Tuesday, October 12, 2004

Risk Management, Stiff Upper Lip, and the CF

In the recent controversy over the HMCS Chicoutimi, various politicians have made some pretty ill-informed comments. While this will surprise no one, they should be excused, because all but a couple have had their nearest brushes with death in service to their country on Nintendo. This is not to minimize personal tragedies that any one of them may have suffered.

Today in Question Period, the Deputy Prime Minister (Anne McLellan) and the Parliamentary Secretary to the Minister of National Defence (Keith Martin) practiced the parliamentary art-form of never answering a question. It started with a question from Stephen Harper about whether Canada knew that the Brits were offering us the Upholder-class boats on a "buyer beware" basis. Anne McLellan, as is her habit, completely ignored the question and gave a stock Liberal answer. Stephen Harper followed with a question about a documented $54 million reduction in the submarine programme funding, that affected personnel training. Once again, Ms. McLellan made reference to the boats being ready, but ignored the question about crew training. Several other questions for Keith Martin about training being short-changed were met with similar non-answers.

Keith Martin did say that the Liberal government is committed to giving the CF the tools to do the job. What complete bovine scatology! He also said that no one in the CF is sent out into harm's way nor do they have their lives put at risk. Excuse me, Dr. Martin, but that is exactly what they do for a living.

They do it well and they do it proudly and, for the most part, they do it safely. What McLellan, Martin, etal don't understand is that the operations of the CF entail continuous risk assessment and risk management. Every time an individual soldier, sailor or airman performs a task, he or she is assessing the risk attached and is making a decision to proceed or not. Every time a commander assigns a mission, risk assessment and risk management are a critical part of the decision process. In peacetime, acceptable risk is much lower than in wartime, but there is always risk. All three elements of the CF have exceptional safety records, albeit with the occasional and inevitable lapse.

Besides having good equipment that is well supported, the most essential element in reducing risk is training. It is also the element that is easily allowed to slip. Training and training requirements have slipped in all three elements to an alarming level. Stocks of weapons and ammunition for qualification and training have slipped to well below critical levels. Qualification requirements don't necessarily entail hitting anything (except, eventually, the world); merely be able to drop it, fire it or throw it a (very) few times. Flying hours, sailing days and field training (especially large units) have been slashed to the point that low "quality of work" is adversely affecting our cherished "quality of life" mantra. There is simply no buffer left where experience gained through training can help to ensure survival as missions get more and more complex and dangerous. Risk management is now done on a razor's edge.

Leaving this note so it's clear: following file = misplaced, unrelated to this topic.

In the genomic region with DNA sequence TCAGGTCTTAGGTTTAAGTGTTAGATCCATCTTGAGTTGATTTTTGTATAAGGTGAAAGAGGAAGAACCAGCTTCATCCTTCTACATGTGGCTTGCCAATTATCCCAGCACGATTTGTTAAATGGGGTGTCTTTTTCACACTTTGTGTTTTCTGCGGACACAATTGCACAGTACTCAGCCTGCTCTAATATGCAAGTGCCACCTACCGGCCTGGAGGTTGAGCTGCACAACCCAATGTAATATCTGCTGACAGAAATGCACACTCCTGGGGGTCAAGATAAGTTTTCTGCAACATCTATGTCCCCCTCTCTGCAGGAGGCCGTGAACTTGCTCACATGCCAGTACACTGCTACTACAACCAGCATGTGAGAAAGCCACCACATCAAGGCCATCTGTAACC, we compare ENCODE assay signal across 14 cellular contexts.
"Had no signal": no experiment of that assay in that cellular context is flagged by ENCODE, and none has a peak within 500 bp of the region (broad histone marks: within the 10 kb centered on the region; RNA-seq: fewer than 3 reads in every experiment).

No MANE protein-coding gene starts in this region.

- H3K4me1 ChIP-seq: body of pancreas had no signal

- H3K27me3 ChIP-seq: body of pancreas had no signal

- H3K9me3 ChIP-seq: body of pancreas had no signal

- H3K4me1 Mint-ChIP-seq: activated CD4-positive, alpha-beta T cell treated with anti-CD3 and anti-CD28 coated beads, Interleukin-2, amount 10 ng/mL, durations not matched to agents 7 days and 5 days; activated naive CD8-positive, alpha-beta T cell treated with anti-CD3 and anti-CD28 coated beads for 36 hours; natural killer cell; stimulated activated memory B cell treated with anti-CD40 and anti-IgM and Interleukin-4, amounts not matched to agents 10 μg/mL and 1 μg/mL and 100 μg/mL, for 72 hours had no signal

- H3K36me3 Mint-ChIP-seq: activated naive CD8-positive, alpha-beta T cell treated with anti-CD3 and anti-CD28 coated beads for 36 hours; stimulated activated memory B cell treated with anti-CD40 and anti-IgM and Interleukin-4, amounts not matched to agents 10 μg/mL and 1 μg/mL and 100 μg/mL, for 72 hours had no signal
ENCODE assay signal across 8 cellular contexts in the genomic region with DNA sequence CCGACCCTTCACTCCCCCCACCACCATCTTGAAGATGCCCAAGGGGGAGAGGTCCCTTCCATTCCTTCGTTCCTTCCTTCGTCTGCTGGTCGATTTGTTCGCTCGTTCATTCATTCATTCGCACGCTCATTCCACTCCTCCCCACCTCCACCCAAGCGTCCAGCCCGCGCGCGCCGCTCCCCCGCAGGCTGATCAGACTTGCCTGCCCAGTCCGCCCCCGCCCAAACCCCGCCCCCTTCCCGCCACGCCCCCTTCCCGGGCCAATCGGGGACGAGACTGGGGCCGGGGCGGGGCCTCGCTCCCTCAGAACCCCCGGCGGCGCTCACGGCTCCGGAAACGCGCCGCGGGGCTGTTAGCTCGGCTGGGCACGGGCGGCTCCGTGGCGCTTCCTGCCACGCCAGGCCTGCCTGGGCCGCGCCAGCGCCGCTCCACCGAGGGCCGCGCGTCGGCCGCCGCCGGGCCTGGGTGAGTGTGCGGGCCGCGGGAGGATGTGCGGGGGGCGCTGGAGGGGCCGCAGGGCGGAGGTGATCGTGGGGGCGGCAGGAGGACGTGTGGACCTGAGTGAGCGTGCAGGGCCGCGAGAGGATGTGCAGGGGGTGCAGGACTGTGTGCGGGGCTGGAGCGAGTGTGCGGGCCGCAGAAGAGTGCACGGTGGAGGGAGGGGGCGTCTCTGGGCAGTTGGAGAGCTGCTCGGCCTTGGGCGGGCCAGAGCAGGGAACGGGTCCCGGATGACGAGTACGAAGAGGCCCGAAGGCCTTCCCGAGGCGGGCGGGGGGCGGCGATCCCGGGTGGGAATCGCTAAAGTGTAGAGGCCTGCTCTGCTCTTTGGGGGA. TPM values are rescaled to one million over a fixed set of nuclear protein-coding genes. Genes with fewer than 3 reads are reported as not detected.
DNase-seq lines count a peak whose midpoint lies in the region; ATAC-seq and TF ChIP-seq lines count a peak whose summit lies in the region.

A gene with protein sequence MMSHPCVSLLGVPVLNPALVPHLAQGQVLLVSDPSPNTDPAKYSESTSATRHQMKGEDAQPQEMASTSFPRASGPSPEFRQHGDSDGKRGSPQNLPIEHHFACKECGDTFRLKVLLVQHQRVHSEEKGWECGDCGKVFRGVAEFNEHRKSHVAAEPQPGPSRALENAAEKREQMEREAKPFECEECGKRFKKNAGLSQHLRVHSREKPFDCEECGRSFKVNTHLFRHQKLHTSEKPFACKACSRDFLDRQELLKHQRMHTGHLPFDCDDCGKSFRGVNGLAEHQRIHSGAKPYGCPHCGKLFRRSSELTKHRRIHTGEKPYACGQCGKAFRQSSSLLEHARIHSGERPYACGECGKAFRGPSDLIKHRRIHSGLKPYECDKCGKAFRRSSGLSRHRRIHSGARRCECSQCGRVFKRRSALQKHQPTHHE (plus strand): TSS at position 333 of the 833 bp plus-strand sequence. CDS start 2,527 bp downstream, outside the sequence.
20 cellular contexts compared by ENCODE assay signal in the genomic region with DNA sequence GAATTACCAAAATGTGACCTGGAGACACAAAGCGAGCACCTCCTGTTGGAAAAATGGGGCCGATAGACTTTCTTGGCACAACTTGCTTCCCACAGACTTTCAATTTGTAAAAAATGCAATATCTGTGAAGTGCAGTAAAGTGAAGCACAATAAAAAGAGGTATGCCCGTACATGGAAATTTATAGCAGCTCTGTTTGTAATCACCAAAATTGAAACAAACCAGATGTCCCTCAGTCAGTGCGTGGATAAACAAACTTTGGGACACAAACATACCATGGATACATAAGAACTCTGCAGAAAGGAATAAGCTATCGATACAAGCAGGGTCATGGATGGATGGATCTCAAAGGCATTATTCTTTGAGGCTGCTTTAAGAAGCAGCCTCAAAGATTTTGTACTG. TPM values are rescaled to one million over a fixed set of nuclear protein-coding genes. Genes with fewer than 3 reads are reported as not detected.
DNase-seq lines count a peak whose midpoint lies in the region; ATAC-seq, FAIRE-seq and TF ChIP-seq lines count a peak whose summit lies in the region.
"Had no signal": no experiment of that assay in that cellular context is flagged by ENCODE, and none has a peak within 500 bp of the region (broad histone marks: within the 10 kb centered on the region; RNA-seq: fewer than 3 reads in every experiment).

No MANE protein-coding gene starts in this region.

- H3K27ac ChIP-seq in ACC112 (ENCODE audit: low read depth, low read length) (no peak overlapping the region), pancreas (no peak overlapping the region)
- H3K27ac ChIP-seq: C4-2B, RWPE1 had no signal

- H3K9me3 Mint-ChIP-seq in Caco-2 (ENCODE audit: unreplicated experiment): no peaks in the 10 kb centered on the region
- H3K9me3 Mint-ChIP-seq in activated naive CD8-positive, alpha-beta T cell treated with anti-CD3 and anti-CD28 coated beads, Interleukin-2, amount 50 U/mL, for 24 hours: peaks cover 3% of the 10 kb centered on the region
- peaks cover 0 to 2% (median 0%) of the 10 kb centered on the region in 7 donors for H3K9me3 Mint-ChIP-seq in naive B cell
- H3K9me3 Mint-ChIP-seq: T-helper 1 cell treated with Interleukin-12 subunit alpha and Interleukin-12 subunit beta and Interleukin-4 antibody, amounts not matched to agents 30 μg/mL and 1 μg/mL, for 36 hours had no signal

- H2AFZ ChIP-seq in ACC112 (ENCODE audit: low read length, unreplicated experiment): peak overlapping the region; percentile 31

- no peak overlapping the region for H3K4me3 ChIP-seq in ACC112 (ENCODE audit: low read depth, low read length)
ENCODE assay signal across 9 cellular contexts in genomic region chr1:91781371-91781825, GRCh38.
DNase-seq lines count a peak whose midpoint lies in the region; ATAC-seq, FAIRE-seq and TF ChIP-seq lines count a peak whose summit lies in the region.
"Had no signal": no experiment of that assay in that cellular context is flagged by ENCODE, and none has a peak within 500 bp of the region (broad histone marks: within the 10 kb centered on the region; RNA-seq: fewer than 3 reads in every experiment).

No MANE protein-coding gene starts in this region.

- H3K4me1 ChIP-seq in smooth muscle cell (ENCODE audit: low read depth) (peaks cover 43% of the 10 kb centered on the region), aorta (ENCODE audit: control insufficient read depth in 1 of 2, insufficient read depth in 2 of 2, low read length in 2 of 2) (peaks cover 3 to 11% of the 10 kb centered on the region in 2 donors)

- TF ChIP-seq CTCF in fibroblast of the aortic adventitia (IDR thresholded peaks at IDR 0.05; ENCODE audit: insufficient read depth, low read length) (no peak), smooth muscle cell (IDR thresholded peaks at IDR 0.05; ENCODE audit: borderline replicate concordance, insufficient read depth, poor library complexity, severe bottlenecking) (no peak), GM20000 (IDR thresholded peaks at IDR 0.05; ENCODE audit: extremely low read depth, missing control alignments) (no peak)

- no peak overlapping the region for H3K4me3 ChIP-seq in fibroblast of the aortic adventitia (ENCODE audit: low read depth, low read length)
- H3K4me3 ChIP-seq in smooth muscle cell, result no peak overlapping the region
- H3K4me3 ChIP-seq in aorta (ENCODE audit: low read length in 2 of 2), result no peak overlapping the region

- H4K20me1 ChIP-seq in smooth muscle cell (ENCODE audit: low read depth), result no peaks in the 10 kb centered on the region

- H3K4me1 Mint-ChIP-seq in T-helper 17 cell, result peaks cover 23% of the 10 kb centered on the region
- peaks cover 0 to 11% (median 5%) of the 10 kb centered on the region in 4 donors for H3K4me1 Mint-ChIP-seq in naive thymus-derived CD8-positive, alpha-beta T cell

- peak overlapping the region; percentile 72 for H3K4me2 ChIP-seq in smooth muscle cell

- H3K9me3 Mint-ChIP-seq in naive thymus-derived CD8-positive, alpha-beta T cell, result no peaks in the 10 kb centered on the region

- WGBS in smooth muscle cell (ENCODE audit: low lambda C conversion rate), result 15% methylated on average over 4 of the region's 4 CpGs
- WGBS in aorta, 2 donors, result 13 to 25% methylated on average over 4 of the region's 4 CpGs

A commander can respond to reduced training availability by taking the full steam ahead approach, or by reducing the intensity of activity and, with it, the risk. Any peacetime commander would take the latter approach. Has it affected our operational readiness and combat capability? You bet it has, and the folks at the pointy end will tell you that freely. They still take great and well-deserved pride in what they do and how they do it. They are dying to do more and, regrettably, there may be the occasional pun in that statement. You won't hear them complain in public, because they are loyal to the Service, and that is the way it should be. That loyalty does have limits, though, and the real indicator is how many are expressing their views with their feet. Commanders at all levels must also exercise discretion in expressing what they truly feel, and I know enough of them to know that there is a lot of restrained disgust out there.

It is this stiff upper lip approach that is, at once, the CF's greatest strength and one of its greatest handicaps. Failure is not in their dictionary and people will go to extraordinary lengths to get the job done. When they perform one of their regular miracles, it allows politicians to bask in the glow and pretend that government was part of the mission's success. It also allows government to pretend that all is well and that the CF is being properly looked after. What a load of crap! Every success of the CF for the past forty years has been in spite of the disgraceful negligence and dereliction of successive governments. Will it ever change? Not unless the government is changed.

Let me put the punctuation on government attitude with an observation from an MP during Question Period the other day. When Conservative Defence Critic, Gordon O'Connor, rose to ask a question shortly after the death of Lt. Saunders was announced, the President of the Treasury Board, Reg Alcock, started laughing. I would suggest to the Honourable Member that he may want to hike off to Halifax tomorrow for Lt Saunders' funeral. I'm sure that he will find the part where Mrs. Saunders accepts the flag from her husband's coffin particularly amusing.


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